Dr. Pankaj Bankale discussed a patient with primary angle closure glaucoma and cataracts in both eyes with intraocular pressures of 24mmHg and 26 mmHg in the right and left eyes respectively. Patient had bilateral phacoemulsification and after 3 months his intraocular pressures were 18mmHg and 19mmHg in the right and left eyes respectively. He had Selective Laser Trabeculoplasty (SLT) in both eyes. However, two weeks afterwards, he presented with reduced vision and was found to have Cystoid Macular Edema (CME) in both eyes. The patient was given Ranibizumab (Lucentis) and he responded very well with markedly improved vision.

‘A sticky situation’ – vitreous occlusion of tube of a glaucoma drainage implant

Dr Mei Ling-Chen presented a 36 year old aphakic who was pregnant with her 3rd child and presented with reduced vision of 6/18 in her better eye. She had a past medical history of juvenile idiopathic arthritis and chronic uveitis which led to secondary glaucoma. She had bilateral Baerveldts shunts in 2010 but recently presented with a raised IOP of 36 mmHg in the better eye. On examination she had a peaked pupil, shallow bleb and a CDR of 0.9 and she had vitreous tracking into her tube shunt device. She underwent surgery under general anaesthesia and had anterior vitrectomy with complete removal of the vitreous wick. Patient had good postoperative outcome and achieved a vision of 6/9 in the better eye. Her IOP reduced to 10mmHg at 6 months.

Unusual case of pupillary block sixteen years after phacoemulsification: A diagnostic challenge

Dr. Natasha Gautam Seth presented a 75-year-old female with sudden onset painful right eye, redness and deterioration in vision. She had cataract surgery in the right eye 16 years ago and in the left eye 8 years with good vision post operatively. There was no posterior capsular rent.  Her IOP was 46mmHg in the right eye and she was commenced on anti-glaucoma medications. She had uniformly shallow anterior chambers with fixed mid dilated and poorly reacting pupil. She had a hazy media but the disc was normal. A diagnosis of acute unilateral IOP rise 16 years after phacoemulsification was made in the right eye. This is a rare occurrence after phacoemulsification. Patient had peripheral iridotomy with limited posterior and anterior vitrectomy.  At surgery patient was noted to have zonular dehiscence with leakage of vitreous into the posterior chamber which might have led to angle closure. Post operatively vision improved to 6/9 and her IOP was controlled at 12mmHg.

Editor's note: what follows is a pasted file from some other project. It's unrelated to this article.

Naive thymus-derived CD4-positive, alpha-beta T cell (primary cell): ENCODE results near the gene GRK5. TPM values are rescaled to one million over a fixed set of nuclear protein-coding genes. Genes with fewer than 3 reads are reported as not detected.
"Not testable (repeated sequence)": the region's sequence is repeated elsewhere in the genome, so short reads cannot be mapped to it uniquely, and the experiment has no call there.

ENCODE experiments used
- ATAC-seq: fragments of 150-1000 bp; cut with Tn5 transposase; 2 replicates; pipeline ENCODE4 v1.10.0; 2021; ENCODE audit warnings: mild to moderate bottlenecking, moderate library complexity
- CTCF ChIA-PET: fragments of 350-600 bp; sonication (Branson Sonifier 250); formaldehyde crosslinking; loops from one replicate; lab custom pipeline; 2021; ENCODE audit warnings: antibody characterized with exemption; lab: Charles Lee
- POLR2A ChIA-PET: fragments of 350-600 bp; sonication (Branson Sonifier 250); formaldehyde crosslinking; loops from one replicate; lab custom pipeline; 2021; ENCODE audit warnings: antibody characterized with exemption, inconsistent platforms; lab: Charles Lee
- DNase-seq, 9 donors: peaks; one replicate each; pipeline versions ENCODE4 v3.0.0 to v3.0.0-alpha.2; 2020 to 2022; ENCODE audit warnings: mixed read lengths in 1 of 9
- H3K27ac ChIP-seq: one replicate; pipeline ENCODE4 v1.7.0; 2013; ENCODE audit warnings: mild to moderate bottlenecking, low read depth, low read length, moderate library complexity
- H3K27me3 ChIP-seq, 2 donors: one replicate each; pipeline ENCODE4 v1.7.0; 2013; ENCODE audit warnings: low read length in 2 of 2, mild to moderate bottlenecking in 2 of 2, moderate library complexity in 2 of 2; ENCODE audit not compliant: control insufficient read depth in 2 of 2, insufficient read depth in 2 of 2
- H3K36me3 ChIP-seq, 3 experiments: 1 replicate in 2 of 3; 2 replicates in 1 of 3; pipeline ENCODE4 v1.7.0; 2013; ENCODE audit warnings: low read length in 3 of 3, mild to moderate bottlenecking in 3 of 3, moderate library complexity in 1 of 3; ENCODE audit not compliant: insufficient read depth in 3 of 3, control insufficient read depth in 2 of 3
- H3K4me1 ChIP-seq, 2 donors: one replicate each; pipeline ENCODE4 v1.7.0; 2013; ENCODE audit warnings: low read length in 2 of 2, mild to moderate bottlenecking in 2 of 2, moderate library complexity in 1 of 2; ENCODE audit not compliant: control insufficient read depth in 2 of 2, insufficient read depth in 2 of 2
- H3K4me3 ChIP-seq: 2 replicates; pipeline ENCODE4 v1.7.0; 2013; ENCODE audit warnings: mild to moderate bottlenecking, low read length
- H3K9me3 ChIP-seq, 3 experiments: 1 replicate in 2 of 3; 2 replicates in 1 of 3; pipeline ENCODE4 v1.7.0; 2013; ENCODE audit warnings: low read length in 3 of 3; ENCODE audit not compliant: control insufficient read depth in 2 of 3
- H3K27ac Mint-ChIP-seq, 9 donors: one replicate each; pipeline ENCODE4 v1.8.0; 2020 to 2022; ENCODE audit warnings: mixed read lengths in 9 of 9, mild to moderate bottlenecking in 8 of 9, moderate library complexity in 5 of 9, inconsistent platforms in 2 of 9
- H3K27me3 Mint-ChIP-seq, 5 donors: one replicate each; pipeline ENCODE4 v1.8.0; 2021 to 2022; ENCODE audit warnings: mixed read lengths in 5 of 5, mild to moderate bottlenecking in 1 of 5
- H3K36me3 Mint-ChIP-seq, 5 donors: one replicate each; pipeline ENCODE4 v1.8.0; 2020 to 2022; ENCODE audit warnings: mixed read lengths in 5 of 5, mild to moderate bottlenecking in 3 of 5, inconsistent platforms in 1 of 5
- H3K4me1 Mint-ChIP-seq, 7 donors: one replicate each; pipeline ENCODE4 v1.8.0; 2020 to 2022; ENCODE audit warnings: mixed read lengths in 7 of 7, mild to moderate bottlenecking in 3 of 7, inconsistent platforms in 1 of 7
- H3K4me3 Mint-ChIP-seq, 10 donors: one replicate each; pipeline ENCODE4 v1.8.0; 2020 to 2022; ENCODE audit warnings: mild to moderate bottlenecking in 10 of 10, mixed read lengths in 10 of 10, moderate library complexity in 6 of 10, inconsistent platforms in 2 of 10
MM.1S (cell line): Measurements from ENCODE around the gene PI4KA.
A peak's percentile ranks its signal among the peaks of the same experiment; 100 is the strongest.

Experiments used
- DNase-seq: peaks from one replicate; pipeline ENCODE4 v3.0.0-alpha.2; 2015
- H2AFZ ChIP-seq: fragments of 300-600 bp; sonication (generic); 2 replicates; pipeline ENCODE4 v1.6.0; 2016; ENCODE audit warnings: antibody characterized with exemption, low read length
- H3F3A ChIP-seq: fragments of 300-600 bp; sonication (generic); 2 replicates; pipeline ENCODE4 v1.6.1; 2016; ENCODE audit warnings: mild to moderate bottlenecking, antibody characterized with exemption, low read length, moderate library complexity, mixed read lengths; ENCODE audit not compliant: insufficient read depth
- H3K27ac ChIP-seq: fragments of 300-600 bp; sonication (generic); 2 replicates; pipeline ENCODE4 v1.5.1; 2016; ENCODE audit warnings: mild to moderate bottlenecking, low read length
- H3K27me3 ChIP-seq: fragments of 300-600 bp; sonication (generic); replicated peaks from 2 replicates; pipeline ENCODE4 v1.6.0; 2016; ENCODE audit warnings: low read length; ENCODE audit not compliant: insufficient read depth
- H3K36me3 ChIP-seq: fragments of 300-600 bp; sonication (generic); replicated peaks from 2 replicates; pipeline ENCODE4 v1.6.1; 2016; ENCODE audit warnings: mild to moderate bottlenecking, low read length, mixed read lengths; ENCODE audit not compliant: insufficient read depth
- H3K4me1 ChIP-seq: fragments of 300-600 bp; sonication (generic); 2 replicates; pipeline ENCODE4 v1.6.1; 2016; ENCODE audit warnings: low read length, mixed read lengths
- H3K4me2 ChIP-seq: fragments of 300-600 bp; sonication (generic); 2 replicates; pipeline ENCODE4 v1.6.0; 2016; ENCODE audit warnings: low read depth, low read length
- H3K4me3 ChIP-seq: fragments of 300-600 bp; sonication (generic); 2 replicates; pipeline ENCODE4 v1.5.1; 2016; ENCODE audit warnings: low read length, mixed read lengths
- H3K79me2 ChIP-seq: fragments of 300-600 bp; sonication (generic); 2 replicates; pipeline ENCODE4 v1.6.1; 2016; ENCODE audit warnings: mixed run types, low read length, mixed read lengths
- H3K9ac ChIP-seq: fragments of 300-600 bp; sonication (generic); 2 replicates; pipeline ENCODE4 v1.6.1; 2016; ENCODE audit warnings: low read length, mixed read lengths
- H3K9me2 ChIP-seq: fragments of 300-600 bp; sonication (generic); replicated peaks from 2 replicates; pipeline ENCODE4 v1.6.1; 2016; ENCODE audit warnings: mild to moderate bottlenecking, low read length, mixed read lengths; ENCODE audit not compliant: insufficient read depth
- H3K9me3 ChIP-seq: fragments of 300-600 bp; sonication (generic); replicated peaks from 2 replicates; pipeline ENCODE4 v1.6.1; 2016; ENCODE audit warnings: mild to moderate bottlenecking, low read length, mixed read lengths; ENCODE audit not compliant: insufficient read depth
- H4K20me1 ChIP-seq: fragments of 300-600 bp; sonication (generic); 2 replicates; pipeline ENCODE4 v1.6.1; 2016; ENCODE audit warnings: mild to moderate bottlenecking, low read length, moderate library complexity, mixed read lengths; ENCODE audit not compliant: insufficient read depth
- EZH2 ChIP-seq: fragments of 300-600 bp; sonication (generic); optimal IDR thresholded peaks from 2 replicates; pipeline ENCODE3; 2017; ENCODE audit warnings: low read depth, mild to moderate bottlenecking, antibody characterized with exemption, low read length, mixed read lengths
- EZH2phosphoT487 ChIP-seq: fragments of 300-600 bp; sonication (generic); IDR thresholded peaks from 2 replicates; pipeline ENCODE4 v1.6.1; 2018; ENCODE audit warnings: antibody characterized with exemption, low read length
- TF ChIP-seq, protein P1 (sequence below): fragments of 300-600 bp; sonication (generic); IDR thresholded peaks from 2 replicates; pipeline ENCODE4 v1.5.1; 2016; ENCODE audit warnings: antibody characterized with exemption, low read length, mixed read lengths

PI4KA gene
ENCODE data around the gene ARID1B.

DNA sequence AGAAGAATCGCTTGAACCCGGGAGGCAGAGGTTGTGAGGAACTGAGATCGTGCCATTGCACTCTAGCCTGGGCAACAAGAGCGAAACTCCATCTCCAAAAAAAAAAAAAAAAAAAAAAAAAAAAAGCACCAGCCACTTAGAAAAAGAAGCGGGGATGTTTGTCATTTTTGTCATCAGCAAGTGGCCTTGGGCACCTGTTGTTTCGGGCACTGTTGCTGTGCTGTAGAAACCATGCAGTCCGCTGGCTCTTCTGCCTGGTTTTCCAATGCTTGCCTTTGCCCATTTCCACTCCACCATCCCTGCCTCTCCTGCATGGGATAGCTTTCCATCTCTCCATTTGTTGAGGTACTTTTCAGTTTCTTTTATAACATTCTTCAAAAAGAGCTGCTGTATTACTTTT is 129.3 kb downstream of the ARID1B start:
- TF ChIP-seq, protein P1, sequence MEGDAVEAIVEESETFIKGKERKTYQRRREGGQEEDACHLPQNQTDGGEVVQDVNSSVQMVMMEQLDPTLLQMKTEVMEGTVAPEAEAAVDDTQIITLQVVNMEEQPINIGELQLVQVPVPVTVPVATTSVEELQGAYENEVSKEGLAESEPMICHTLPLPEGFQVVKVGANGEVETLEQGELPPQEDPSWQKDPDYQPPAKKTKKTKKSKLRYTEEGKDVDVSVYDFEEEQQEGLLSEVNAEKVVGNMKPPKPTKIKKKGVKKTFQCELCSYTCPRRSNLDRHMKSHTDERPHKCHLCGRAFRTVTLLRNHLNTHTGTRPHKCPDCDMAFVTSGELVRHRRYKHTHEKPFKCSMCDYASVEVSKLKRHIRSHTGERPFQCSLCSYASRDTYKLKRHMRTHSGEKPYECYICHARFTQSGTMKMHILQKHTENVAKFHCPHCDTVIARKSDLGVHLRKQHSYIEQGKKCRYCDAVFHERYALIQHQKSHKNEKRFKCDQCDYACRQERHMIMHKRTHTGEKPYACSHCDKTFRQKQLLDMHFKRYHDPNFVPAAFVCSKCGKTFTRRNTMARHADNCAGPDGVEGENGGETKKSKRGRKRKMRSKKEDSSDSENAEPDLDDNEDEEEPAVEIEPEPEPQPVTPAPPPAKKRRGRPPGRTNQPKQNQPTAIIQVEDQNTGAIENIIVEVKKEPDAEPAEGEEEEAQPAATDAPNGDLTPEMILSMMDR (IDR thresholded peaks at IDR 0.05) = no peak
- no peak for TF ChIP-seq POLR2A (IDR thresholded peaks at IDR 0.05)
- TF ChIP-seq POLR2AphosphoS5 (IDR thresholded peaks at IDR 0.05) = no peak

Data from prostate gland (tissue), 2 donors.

A case report of secondary angle closure glaucoma with microspherophakia in a young female.

Dr Sunitha Gowda presented a case of secondary angle closure glaucoma with microsherophakia in a young 25-year-old female. The patient presented with gradual painful deterioration of vision in the right eye. She had a visual acuity of hand motion, shallow anterior chamber in both eyes with IOP of 52 mmHg in the right eye and 20 mmHg in the left eye. Gonioscopy revealed a 360 degree synechial angle closure in both eyes. A diagnosis of angle closure glaucoma with microspherophakia was made. She had clear corneal phacoemulsification and trabeculectomy in the right eye and postoperatively her IOP was 12mmHg without adjunct medications.

Case of Acquired Aniridia with raised intraocular pressure and absent retinal circulation

Dr. Kedarisetti Kiran Chandra presented a case of acquired aniridia with raised intraocular pressure and absent retinal circulation in a 23-year-old patient. The patient was diagnosed with glaucoma with high intraocular pressure. Her gonioscopy showed open angles with prominent iris processes in the right eye. In the left eye she had hypoplastic ciliary body with no visible iris tissue.  There was deep cupping and total absence of retinal circulation in the left eye. A diagnosis of acquired aniridia with raised intraocular pressure and absent retinal circulation was made in the left eye.

Unilateral Open Angle Glaucoma in an adult with large corneas

Dr Marc Alfred Mangahas presented a 29-year-old patient with unilateral open angle glaucoma in an adult with bilateral large corneas. He had one-year history of intermittent blurring of vision in both eyes. He also had significant loss of vision in the right eye with IOP of 56 mmHg.  He had RAPD, bilateral phacodenesis and iridodenesis with bilateral open angles. A diagnosis of unilateral open angle glaucoma with bilateral large corneas was made.

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Contact

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info@worldglaucoma.org